Deepfakes in the underground
Underground criminal attacks using verification tools and techniques have undergone a notable evolution. For example, we see that account verification services have been available for quite a while now. However, as e-commerce evolved using modern technology and online chat systems for identity verification, criminals also evolved their techniques and developed new methods for bypassing these verification schemes.
In 2020 and early 2021, we already saw that some underground forum users were searching for “deepfake specialists” for crypto exchange and personal accounts.
In fact, some tools for deepfake production have been available online for a while now, for example on GitHub. We also see that tools for deepfake and deepfake detection have been attracting attention in underground forums.
Recently, a news story was released about a deepfake of a communications executive at cryptocurrency exchange site Binance. The fake was used to trick representatives of cryptocurrency projects in Zoom calls.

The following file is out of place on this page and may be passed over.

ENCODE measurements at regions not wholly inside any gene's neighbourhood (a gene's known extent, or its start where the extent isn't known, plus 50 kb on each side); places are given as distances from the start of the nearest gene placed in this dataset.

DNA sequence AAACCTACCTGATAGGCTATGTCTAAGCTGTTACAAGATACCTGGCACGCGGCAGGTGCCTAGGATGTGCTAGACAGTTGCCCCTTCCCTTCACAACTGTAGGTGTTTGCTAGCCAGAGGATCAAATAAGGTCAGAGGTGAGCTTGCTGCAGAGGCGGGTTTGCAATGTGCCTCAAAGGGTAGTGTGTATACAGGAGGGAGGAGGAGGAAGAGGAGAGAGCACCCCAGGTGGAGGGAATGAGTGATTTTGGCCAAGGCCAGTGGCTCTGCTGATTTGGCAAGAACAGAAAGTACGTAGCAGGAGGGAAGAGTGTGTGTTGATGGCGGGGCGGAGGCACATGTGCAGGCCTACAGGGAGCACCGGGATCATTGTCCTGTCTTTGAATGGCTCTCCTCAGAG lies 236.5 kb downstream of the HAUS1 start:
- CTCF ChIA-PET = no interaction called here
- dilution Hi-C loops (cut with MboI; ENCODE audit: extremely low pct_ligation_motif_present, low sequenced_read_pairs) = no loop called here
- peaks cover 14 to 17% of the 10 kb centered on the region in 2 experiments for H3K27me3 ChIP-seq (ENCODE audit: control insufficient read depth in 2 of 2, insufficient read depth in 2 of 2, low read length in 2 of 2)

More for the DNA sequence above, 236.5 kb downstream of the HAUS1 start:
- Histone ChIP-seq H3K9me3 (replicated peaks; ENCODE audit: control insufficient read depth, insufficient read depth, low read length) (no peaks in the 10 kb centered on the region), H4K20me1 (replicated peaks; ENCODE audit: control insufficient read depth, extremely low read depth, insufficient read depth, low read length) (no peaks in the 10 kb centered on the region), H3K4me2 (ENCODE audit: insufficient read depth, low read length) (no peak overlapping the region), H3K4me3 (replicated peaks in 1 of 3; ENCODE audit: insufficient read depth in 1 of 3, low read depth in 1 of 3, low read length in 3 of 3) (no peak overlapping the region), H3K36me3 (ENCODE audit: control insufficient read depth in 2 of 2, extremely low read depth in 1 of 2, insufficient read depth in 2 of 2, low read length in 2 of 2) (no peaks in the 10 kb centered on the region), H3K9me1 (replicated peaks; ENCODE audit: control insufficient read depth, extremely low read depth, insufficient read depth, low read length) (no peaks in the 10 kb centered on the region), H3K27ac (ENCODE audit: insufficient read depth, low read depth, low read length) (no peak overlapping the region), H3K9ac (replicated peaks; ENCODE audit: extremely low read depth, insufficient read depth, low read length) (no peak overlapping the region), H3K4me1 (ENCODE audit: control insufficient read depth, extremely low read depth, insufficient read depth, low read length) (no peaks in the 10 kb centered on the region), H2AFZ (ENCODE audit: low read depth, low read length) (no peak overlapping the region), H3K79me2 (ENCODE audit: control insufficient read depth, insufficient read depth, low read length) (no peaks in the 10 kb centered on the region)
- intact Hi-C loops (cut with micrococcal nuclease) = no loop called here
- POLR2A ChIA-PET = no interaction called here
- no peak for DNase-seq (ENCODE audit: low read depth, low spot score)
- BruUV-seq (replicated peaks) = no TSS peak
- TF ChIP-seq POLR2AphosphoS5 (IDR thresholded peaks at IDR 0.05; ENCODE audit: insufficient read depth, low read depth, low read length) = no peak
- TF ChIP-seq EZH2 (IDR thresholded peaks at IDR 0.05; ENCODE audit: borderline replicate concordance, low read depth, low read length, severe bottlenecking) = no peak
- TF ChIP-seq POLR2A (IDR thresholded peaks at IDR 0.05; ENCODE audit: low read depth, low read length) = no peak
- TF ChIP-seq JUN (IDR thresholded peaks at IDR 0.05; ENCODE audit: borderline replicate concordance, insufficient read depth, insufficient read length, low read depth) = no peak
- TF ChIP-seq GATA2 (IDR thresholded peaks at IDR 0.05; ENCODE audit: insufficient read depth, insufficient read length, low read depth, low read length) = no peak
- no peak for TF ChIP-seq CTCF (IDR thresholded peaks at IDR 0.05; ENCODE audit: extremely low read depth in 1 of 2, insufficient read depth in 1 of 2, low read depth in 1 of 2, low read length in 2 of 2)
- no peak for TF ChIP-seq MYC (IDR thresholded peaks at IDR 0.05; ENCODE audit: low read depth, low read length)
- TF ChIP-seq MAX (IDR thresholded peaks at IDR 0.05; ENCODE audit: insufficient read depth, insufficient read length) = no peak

As seen in Figure 7, which shows conversations from the same underground thread in Figure 6, there were discussions on how to bypass Binance verification using deepfakes. Since 2021, users have been trying to find ways to get through Binance’s face-to-face identification.
On the tools side, there are also easily used bots that make the process of creating deepfake videos even easier. One example is the Telegram bot, RoundDFbot.
These deepfake videos are already being used to cause problems for public figures. Celebrities, high-ranking government officials, well-known corporate figures, and other people who have many high-resolution images and videos online are the most easily targeted. We see that social engineering scams using their faces and voices are already being proliferated.
Given the tools and available deepfake technology, we can expect to see even more attacks and scams aimed at manipulating victims through voice and video fakes.
How deepfakes can affect existing attacks, scams, and monetisation schemes